Fall is around the corner and we can’t be the only ones in denial. 

Chilly September mornings have started and pumpkin spice everything has begun to emerge from its yearly hibernation, but we’re not ready to let go of summer just yet. 

The first day of fall isn’t until Sept. 22, so we’re taking every moment until then to enjoy summer’s final days before the inevitable cold settles in. And what better way to enjoy the sun than by enjoying a meal outside?

Skyway Nonprofit Forms CDA to Revitalize Community

by Alexa Peters


For decades, the close-knit and diverse community in Skyway has been striving to flourish on their own terms.

As an unincorporated part of King County, Skyway does not have a local government entity, like a city council or mayor, working on behalf of the majority BIPOC community, making it harder for residents to preserve the parts of Skyway they love and execute much-needed additions, like a long-awaited community center. At the same time, residents like Jeannie Williams, who’s lived in Skyway for 36 years, say incorporation wouldn’t be worth the cost to the heart and soul of the neighborhood.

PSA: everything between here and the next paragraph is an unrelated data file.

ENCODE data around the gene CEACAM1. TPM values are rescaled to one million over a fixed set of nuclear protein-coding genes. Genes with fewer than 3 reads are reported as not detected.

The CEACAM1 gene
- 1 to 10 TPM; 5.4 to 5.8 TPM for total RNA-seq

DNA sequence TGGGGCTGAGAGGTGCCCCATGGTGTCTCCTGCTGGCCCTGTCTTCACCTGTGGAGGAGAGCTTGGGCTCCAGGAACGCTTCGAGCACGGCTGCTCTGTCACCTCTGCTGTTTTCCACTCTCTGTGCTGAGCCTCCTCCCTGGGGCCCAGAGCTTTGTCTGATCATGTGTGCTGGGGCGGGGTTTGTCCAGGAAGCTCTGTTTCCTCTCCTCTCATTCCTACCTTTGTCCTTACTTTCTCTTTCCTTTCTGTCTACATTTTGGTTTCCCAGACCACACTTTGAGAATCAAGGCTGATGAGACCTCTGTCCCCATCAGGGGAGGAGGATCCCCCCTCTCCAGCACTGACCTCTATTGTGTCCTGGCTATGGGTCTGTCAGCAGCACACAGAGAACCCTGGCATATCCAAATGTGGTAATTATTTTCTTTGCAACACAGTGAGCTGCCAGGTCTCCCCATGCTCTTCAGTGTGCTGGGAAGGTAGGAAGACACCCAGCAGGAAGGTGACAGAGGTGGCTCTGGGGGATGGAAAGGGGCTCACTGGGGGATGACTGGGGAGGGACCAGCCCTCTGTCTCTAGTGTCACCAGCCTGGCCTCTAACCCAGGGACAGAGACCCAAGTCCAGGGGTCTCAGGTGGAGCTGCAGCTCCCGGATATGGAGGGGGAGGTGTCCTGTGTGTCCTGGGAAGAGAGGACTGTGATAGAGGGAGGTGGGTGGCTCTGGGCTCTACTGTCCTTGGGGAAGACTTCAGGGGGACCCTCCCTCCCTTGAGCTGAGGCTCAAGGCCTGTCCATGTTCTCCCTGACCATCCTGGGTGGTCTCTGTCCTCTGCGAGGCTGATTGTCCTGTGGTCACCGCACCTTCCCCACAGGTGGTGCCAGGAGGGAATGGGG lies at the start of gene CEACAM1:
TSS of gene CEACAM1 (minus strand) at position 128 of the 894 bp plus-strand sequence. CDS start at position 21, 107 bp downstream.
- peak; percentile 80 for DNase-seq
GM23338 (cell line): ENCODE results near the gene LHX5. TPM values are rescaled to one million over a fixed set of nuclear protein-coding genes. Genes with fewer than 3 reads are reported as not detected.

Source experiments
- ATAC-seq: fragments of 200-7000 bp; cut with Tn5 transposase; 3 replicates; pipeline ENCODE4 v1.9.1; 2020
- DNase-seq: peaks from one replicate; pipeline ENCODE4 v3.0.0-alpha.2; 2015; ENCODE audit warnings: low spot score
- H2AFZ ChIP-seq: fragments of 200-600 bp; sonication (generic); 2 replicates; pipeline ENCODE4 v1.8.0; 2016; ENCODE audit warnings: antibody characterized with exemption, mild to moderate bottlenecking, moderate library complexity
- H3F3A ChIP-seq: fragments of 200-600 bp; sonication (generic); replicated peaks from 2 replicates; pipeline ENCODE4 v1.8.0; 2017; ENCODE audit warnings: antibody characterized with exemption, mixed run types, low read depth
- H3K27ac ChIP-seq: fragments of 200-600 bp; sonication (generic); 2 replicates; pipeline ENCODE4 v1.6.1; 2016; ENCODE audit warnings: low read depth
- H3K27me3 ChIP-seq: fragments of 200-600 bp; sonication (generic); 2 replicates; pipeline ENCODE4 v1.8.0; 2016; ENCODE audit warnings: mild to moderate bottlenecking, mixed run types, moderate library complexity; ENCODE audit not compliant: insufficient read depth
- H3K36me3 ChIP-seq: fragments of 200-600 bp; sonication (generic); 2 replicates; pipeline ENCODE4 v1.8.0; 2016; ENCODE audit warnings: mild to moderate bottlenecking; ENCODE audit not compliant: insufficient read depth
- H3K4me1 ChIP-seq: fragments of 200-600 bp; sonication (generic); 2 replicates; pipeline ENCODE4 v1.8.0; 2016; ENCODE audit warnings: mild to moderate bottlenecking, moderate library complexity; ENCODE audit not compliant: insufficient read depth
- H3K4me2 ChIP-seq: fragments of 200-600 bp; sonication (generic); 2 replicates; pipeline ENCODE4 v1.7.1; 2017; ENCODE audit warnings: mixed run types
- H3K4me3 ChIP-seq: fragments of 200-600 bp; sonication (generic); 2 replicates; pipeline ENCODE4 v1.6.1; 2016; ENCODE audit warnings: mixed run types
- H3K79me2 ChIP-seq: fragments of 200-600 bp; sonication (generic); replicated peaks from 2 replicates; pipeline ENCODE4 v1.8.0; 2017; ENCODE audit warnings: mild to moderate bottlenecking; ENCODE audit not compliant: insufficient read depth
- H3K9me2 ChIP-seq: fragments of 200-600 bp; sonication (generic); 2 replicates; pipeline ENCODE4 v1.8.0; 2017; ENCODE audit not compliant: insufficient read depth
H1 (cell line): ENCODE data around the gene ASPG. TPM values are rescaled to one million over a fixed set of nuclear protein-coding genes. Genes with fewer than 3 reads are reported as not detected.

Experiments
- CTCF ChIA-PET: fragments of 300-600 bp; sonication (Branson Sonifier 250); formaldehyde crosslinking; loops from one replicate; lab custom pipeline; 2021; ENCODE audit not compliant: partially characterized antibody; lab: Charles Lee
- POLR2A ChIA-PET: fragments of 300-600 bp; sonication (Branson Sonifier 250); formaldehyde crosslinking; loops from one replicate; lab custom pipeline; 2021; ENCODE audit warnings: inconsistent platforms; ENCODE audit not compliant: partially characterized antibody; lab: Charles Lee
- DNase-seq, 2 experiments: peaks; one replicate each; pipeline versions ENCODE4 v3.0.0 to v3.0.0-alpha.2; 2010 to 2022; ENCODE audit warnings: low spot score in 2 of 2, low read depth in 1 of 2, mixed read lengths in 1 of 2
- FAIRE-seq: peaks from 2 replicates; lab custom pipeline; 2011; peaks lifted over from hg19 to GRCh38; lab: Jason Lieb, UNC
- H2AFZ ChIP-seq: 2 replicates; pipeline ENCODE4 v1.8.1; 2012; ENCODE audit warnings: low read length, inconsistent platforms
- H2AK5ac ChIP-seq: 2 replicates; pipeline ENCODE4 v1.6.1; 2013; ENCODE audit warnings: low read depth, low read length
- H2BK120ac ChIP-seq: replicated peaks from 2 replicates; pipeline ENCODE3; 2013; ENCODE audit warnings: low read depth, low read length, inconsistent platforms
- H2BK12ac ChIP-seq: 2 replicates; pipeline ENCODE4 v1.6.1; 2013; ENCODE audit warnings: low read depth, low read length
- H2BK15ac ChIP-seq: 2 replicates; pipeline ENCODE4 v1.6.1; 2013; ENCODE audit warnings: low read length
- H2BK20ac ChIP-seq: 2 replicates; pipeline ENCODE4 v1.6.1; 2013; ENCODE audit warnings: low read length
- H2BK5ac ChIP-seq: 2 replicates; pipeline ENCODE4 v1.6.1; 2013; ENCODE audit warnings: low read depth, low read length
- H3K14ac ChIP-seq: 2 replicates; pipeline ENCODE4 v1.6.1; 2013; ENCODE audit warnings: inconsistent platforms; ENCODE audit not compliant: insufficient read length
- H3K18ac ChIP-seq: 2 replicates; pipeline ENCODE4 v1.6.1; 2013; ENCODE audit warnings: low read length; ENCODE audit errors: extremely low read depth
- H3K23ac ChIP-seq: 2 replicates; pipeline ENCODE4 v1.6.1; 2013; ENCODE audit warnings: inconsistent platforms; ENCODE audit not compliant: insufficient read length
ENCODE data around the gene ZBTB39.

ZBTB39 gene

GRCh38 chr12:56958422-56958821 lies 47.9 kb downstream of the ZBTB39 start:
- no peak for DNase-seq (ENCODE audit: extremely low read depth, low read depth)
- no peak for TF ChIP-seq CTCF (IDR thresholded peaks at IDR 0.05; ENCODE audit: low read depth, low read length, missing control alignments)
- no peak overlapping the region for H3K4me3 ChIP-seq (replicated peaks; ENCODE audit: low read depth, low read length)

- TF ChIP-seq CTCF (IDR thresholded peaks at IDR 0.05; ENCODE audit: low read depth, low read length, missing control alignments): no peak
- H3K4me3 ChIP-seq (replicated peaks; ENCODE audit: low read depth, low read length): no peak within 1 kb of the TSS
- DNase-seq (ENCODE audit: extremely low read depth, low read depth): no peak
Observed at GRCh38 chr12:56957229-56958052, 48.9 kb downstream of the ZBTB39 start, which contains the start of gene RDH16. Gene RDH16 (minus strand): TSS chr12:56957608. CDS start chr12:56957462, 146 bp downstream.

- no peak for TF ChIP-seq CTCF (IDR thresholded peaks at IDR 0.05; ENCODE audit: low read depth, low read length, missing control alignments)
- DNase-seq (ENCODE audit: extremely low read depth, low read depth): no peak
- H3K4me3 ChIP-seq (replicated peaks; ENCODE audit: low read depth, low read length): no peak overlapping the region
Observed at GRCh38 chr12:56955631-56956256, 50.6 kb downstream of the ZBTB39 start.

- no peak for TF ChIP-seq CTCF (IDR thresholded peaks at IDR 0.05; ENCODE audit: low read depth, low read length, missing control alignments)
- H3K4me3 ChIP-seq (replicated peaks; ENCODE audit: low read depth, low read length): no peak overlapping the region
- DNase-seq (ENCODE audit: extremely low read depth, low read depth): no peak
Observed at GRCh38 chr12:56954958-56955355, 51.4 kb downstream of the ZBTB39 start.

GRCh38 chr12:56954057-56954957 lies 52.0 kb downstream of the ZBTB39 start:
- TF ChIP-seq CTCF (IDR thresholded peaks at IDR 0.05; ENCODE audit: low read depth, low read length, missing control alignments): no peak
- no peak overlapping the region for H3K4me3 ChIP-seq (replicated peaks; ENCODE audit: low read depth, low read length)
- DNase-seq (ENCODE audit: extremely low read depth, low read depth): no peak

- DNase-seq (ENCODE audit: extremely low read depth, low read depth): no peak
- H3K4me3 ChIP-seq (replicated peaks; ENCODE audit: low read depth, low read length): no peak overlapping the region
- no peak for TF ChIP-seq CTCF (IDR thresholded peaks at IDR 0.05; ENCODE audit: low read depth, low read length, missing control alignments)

“Skyway has its own quirky personality all its own. It’s kind of like being out in the country but in the middle of the city. There’s cool little family-owned restaurants and it’s a good place to raise your kids. It’s very diverse,” said Williams. “All of those things make Skyway its own community.”

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30 Years of MFPA: Advocating for Police Transformation

by Kamna Shastri


Reverend Harriet Walden has dedicated decades of her life to holding police accountable for their conduct, since long before slogans of “defund the police” echoed along city streets. In 1991, she founded Mothers Against Police Harassment, now known as Mothers For Police Accountability (MFPA). She is admired and respected for her work — and rightly so. A power-house with clear vision, Walden has been advocating for law enforcement to be held accountable for thirty years. Her legacy is powerful.